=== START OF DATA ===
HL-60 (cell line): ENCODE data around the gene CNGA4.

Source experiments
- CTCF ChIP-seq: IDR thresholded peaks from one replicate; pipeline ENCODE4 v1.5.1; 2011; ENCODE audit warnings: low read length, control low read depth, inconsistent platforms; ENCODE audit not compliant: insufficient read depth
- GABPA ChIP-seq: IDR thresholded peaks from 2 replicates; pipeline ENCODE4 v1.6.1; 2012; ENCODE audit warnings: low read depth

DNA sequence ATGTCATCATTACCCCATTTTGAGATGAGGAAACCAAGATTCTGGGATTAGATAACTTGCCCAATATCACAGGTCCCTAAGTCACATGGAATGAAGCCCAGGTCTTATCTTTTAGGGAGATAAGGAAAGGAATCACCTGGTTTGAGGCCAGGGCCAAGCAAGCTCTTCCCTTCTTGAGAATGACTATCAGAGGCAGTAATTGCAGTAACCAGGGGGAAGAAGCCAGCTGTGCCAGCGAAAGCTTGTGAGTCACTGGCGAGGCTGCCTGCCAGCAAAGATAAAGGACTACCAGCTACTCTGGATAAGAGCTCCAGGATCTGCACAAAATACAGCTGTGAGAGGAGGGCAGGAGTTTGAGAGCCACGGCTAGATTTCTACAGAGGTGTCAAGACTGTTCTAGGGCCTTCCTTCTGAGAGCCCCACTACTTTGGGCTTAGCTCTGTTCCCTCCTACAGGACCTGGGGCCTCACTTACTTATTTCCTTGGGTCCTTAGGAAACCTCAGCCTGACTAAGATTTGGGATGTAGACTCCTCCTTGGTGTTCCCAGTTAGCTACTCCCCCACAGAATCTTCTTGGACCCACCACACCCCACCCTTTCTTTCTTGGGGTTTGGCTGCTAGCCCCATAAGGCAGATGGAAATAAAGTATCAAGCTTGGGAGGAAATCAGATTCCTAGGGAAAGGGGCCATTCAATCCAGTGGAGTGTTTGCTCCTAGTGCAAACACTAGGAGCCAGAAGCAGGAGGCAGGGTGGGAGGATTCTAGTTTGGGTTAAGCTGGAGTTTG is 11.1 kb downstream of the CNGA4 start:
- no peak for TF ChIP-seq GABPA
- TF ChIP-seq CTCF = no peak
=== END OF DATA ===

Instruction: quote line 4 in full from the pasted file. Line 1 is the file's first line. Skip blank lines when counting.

- GABPA ChIP-seq: IDR thresholded peaks from 2 replicates; pipeline ENCODE4 v1.6.1; 2012; ENCODE audit warnings: low read depth